It does not matter where we live or when we lived, there have always been situations that have the potential to create stress in our lives.
In this ‘modern’ fast paced world the possible causes of stress are too numerous to list. Almost any situation can create stress, it really all depends on how we handle, or fail to handle the situation. When, because of our conditioning, a stressful situation shows up, how we deal with it determines the effect it is going to have upon us. Much of how we deal with situations is on a sub-conscious level. We respond or react without a great deal of conscious awareness.
While we remain unaware of our bodies subconscious conditioning, we remain victims to that conditioning. If we are not aware, then our body simply does what it has been conditioned to do.That is to react to external stimuli. We often fail to notice the affect this is having upon our body until the stress levels reach a certain, critical, point when our body let’s us know, in no uncertain terms, that it is not comfortable.
Having noticed discomfort we either try to continue ignoring the problem or we try to fix the problem. The issue here is that we are trying to fix something from within a stressed state.
We get lost in damage control, always chasing our tails trying to fix whatever we perceive to be broken, to be the problem yet never truly succeeding. We may gain temporary relief but the root cause remains.
When the body identifies with a stressful situation certain chemicals are produced, it is the production, and subsequent identification with these chemicals that encourages the body to produce even more chemicals. We may be too busy to notice this shift in the chemical composition in the body, we may simply not have the training to observe this change until it reaches a point where the imbalance becomes obvious.
Changing our thoughts is an obvious answer to reducing the mount of stressful chemicals in the body, yet, if we are not even aware of the thought process that has allowed stress to accumulate in the body then we are hardly in a position to ‘change our minds.’
By becoming increasingly more aware of what the body is feeling in the here and now we can begin the journey of stress reduction at its most basic level, that being the reason the body becomes stressed in the first place.
Our body will heal itself given the opportunity. If we are able to reduce the identification on a fundamental level, of how the body handles potentially stressful situations there would be no need to ‘fix’ anything because the chemicals associated with stress would not have accumulated in the body.
The subconscious conditioning that impacts upon us all may well begin in childhood, it maybe genetic, no matter, it is very difficult to grow up in this world today without getting some conditioning, be it inherited or acquired. The messages learnt in our formative years are the building blocks upon which we navigate our way through the world. We cannot turn the clock back, but we can begin to consciously change the way we relate to the various stimuli we encounter on a daily basis.
When we are triggered by a subconscious memory that we, at the time, judged as stressful, the body may well produce an excessive amount of adrenalin, prompting a fight or flight response,increased heart rate, shallow breathing, tension in the stomach. Our conditioned mind lets us know that we are at risk and something needs to be done – fight or flight.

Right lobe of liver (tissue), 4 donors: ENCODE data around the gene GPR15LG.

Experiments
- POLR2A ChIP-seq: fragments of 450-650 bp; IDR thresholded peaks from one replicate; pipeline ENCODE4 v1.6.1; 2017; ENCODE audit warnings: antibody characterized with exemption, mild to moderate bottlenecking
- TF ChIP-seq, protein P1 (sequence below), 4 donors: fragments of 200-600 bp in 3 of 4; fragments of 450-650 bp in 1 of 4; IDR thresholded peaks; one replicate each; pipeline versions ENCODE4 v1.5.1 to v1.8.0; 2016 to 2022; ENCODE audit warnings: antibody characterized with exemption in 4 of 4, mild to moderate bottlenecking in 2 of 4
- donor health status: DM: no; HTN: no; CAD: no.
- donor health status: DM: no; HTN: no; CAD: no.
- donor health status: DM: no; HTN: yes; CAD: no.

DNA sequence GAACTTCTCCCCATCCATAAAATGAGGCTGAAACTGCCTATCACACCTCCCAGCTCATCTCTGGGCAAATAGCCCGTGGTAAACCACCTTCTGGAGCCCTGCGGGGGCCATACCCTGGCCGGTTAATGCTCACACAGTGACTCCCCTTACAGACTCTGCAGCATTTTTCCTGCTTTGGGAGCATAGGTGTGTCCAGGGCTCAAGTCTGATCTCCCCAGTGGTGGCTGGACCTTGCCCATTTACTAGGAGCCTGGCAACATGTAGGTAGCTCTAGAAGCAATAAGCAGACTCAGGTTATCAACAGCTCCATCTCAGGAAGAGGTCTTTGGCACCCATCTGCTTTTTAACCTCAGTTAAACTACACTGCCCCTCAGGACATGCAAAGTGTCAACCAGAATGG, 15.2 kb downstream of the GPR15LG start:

Yet what we once imagined as being a dangerous situation may not be at all relevant from a more mature point of view. We are simply following learnt behaviour and reacting to a memory, not an actual threat. It is this reactive conditioning that allows stress to build in our system. It is the continued identification with the feelings that perpetuate the uncomfortable feeling.
While we fail to recognise this and still think that the problems we encounter are all external to our self we will continue to try to ‘fix’ the problem, either by running away, denial, or do-ing something.
The real cause of stress is the bodies conditioned reaction to external stimuli.
There are many methods, some more successful than others, to reduce the amount of stress in the body. Likewise there are many ways to prevent stress from developing in the system.
To try and re-educate the body can be a daunting task. If you are surrounded by those who are still trying to fix the problems, then you will continually get caught up in the collectives way of trying to deal with the situation. Trying to be an island of calm in a sea of confusion is not the easiest path to take.
Yet there are practices, once learnt, that you can do at home, at work, waiting for transport, waiting in a queue. One such practice is called ‘Clearing.’ ‘Clearing’ is the developed ability to notice change in the body, to understand why the body is changing and where that change my have originated. This understanding supports the body in noticing and not energising the changes it experiences. The more we are able to practice this, the less we judge situations or those around us. The less we judge ourself or others the less polarised our consciousness. The less polarised we are the less we experience situations that may have previously caused us to go into a stressful response.
The less we experience stressful situations the more the body relaxes, the more the body relaxes the more it heals.
As the body returns into a more peaceful balanced state, so the world around us returns to a more peaceful and balanced state. We cease to encounter stress inducing situations, this includes those people we meet, whether family, colleagues, friends or strangers in the supermarket.
With continued practice problems that existed before simply cease to exist. There is then no need to find a way to ‘deal’ with stress because stress is no longer a part of your life.